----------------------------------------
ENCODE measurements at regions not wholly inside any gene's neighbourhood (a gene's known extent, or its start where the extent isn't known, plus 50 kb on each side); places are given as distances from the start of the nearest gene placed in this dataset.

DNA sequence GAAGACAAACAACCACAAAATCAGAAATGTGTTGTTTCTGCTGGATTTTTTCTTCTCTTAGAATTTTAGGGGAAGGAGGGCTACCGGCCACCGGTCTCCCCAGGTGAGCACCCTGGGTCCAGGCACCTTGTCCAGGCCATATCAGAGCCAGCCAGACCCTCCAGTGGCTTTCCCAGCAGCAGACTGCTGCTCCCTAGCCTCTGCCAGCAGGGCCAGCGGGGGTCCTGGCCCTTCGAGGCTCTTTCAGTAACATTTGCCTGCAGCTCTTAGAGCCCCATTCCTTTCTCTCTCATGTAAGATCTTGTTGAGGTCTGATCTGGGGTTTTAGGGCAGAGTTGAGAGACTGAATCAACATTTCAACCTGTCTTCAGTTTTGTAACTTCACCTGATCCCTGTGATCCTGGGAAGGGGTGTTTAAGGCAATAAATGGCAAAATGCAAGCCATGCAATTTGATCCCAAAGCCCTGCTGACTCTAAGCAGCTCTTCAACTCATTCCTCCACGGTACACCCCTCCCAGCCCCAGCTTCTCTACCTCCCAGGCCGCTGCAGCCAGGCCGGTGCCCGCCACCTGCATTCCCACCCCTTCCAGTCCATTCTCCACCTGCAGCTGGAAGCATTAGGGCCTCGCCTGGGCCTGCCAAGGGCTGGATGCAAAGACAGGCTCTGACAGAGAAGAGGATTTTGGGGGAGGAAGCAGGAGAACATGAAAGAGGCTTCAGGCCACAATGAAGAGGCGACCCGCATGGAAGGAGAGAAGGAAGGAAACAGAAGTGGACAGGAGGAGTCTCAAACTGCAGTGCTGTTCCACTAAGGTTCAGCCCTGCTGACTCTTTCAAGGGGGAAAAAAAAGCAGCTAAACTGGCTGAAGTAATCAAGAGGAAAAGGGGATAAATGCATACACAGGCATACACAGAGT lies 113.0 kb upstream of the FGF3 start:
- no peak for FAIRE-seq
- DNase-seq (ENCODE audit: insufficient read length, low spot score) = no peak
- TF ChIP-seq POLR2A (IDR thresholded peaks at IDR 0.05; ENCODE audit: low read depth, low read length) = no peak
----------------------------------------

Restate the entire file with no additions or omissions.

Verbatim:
ENCODE measurements at regions not wholly inside any gene's neighbourhood (a gene's known extent, or its start where the extent isn't known, plus 50 kb on each side); places are given as distances from the start of the nearest gene placed in this dataset.

DNA sequence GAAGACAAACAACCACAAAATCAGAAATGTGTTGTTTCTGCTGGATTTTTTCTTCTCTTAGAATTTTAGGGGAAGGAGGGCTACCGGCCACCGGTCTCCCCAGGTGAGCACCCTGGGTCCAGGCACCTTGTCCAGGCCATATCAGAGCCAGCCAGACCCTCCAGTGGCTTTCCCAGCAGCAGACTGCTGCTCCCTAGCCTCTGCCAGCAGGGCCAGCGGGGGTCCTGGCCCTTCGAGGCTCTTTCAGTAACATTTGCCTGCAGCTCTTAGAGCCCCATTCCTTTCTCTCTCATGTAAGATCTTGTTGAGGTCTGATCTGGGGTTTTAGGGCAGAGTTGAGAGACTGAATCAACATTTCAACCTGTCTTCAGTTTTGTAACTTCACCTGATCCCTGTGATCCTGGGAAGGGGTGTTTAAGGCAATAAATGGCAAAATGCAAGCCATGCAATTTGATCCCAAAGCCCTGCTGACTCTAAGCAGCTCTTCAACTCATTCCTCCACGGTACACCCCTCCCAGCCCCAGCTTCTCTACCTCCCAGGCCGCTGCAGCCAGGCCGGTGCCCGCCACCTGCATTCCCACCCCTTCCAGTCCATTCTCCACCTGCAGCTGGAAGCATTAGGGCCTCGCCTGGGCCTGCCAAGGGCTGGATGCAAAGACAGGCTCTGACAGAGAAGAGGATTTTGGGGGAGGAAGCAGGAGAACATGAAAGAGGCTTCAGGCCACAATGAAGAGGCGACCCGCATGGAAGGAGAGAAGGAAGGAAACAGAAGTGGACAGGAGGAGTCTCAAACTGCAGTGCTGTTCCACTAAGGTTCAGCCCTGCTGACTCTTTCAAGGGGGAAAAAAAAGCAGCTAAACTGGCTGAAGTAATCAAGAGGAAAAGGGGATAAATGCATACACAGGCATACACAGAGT lies 113.0 kb upstream of the FGF3 start:
- no peak for FAIRE-seq
- DNase-seq (ENCODE audit: insufficient read length, low spot score) = no peak
- TF ChIP-seq POLR2A (IDR thresholded peaks at IDR 0.05; ENCODE audit: low read depth, low read length) = no peak